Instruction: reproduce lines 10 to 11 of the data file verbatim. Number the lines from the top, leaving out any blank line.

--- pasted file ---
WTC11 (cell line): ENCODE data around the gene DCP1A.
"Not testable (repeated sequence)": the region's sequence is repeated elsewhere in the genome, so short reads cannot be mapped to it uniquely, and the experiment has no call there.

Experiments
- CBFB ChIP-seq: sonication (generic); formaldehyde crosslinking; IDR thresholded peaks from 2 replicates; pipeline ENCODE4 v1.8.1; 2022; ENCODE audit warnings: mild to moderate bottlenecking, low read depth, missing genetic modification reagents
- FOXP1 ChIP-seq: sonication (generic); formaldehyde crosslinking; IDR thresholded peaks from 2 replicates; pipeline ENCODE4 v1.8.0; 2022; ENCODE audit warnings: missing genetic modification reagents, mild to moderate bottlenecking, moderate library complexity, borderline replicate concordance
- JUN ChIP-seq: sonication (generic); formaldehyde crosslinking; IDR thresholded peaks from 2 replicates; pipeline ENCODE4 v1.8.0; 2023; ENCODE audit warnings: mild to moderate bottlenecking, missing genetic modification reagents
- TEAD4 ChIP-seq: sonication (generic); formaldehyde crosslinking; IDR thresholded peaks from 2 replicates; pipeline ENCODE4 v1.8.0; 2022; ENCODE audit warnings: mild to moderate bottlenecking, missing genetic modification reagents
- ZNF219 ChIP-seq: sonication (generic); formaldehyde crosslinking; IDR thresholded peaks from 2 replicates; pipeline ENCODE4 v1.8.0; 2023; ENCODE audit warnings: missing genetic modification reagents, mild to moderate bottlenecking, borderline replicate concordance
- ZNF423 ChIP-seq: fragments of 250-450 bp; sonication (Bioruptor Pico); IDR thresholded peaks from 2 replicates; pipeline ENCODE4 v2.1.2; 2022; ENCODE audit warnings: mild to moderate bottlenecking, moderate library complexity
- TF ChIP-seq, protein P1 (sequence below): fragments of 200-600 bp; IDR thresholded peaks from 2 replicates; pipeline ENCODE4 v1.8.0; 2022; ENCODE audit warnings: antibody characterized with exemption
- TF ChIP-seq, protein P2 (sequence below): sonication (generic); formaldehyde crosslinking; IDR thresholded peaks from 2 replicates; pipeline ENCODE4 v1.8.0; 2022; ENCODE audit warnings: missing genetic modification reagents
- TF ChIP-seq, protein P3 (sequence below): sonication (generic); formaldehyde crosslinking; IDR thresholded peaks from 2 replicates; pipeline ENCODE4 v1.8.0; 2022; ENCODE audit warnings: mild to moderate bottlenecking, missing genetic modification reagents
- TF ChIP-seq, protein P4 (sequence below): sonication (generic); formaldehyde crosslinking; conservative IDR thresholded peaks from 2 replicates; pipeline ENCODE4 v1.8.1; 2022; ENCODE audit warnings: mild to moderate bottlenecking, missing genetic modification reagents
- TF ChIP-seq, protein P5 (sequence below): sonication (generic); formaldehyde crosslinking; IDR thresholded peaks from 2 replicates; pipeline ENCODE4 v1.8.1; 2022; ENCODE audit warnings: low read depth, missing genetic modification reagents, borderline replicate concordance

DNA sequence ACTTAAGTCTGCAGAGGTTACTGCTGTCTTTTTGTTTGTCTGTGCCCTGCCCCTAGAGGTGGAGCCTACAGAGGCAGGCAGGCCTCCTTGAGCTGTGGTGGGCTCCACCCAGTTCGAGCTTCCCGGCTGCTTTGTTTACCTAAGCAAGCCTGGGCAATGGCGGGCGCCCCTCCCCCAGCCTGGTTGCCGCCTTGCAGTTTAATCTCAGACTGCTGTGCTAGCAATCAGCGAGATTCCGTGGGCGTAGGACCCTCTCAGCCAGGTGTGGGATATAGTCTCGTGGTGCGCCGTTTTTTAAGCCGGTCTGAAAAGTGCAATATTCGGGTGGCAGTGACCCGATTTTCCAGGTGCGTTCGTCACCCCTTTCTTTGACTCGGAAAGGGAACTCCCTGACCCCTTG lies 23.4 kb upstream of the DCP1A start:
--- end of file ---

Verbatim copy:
- TF ChIP-seq, protein P1 (sequence below): fragments of 200-600 bp; IDR thresholded peaks from 2 replicates; pipeline ENCODE4 v1.8.0; 2022; ENCODE audit warnings: antibody characterized with exemption
- TF ChIP-seq, protein P2 (sequence below): sonication (generic); formaldehyde crosslinking; IDR thresholded peaks from 2 replicates; pipeline ENCODE4 v1.8.0; 2022; ENCODE audit warnings: missing genetic modification reagents